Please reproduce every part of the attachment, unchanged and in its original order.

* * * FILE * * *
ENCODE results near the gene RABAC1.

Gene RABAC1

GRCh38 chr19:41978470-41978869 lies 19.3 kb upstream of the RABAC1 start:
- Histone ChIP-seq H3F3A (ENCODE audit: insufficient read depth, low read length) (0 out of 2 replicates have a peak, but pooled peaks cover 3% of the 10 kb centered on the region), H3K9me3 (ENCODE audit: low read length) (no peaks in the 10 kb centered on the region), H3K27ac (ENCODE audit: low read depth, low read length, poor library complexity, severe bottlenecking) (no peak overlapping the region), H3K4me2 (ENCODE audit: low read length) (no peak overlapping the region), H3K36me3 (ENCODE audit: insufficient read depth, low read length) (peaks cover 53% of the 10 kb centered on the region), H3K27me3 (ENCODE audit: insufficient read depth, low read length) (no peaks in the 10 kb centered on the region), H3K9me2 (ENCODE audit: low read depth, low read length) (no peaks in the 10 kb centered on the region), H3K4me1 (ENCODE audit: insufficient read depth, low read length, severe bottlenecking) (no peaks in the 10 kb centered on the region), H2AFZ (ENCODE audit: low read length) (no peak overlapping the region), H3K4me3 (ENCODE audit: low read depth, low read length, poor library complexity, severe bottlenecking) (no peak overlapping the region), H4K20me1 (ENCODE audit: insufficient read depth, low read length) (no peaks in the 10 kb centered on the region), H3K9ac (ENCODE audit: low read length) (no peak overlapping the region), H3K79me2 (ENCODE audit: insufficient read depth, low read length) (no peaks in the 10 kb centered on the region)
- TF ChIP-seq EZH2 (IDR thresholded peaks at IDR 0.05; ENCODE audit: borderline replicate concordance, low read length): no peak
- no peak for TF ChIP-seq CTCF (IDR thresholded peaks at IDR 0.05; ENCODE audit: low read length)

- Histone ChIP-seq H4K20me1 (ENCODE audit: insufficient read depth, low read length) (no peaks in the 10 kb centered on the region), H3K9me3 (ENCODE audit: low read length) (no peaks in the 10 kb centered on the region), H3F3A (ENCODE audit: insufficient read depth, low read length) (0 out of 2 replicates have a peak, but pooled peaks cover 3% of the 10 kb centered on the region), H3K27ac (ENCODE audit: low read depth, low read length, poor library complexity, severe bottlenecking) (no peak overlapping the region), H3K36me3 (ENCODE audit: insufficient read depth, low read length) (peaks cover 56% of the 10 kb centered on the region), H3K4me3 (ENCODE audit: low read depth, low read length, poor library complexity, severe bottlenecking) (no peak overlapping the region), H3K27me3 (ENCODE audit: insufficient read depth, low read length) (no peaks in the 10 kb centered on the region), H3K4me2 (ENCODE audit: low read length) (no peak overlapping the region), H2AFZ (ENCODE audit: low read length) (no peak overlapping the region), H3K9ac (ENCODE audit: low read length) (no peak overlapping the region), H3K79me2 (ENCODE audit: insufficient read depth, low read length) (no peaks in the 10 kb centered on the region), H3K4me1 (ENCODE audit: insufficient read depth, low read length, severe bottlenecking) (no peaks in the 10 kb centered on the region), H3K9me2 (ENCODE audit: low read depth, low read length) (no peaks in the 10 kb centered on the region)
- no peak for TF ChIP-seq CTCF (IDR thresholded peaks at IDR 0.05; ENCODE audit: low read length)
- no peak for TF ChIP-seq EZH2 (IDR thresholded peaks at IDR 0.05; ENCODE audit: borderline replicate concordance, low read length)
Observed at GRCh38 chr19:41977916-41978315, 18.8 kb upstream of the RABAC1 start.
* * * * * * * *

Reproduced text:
ENCODE results near the gene RABAC1.

Gene RABAC1

GRCh38 chr19:41978470-41978869 lies 19.3 kb upstream of the RABAC1 start:
- Histone ChIP-seq H3F3A (ENCODE audit: insufficient read depth, low read length) (0 out of 2 replicates have a peak, but pooled peaks cover 3% of the 10 kb centered on the region), H3K9me3 (ENCODE audit: low read length) (no peaks in the 10 kb centered on the region), H3K27ac (ENCODE audit: low read depth, low read length, poor library complexity, severe bottlenecking) (no peak overlapping the region), H3K4me2 (ENCODE audit: low read length) (no peak overlapping the region), H3K36me3 (ENCODE audit: insufficient read depth, low read length) (peaks cover 53% of the 10 kb centered on the region), H3K27me3 (ENCODE audit: insufficient read depth, low read length) (no peaks in the 10 kb centered on the region), H3K9me2 (ENCODE audit: low read depth, low read length) (no peaks in the 10 kb centered on the region), H3K4me1 (ENCODE audit: insufficient read depth, low read length, severe bottlenecking) (no peaks in the 10 kb centered on the region), H2AFZ (ENCODE audit: low read length) (no peak overlapping the region), H3K4me3 (ENCODE audit: low read depth, low read length, poor library complexity, severe bottlenecking) (no peak overlapping the region), H4K20me1 (ENCODE audit: insufficient read depth, low read length) (no peaks in the 10 kb centered on the region), H3K9ac (ENCODE audit: low read length) (no peak overlapping the region), H3K79me2 (ENCODE audit: insufficient read depth, low read length) (no peaks in the 10 kb centered on the region)
- TF ChIP-seq EZH2 (IDR thresholded peaks at IDR 0.05; ENCODE audit: borderline replicate concordance, low read length): no peak
- no peak for TF ChIP-seq CTCF (IDR thresholded peaks at IDR 0.05; ENCODE audit: low read length)

- Histone ChIP-seq H4K20me1 (ENCODE audit: insufficient read depth, low read length) (no peaks in the 10 kb centered on the region), H3K9me3 (ENCODE audit: low read length) (no peaks in the 10 kb centered on the region), H3F3A (ENCODE audit: insufficient read depth, low read length) (0 out of 2 replicates have a peak, but pooled peaks cover 3% of the 10 kb centered on the region), H3K27ac (ENCODE audit: low read depth, low read length, poor library complexity, severe bottlenecking) (no peak overlapping the region), H3K36me3 (ENCODE audit: insufficient read depth, low read length) (peaks cover 56% of the 10 kb centered on the region), H3K4me3 (ENCODE audit: low read depth, low read length, poor library complexity, severe bottlenecking) (no peak overlapping the region), H3K27me3 (ENCODE audit: insufficient read depth, low read length) (no peaks in the 10 kb centered on the region), H3K4me2 (ENCODE audit: low read length) (no peak overlapping the region), H2AFZ (ENCODE audit: low read length) (no peak overlapping the region), H3K9ac (ENCODE audit: low read length) (no peak overlapping the region), H3K79me2 (ENCODE audit: insufficient read depth, low read length) (no peaks in the 10 kb centered on the region), H3K4me1 (ENCODE audit: insufficient read depth, low read length, severe bottlenecking) (no peaks in the 10 kb centered on the region), H3K9me2 (ENCODE audit: low read depth, low read length) (no peaks in the 10 kb centered on the region)
- no peak for TF ChIP-seq CTCF (IDR thresholded peaks at IDR 0.05; ENCODE audit: low read length)
- no peak for TF ChIP-seq EZH2 (IDR thresholded peaks at IDR 0.05; ENCODE audit: borderline replicate concordance, low read length)
Observed at GRCh38 chr19:41977916-41978315, 18.8 kb upstream of the RABAC1 start.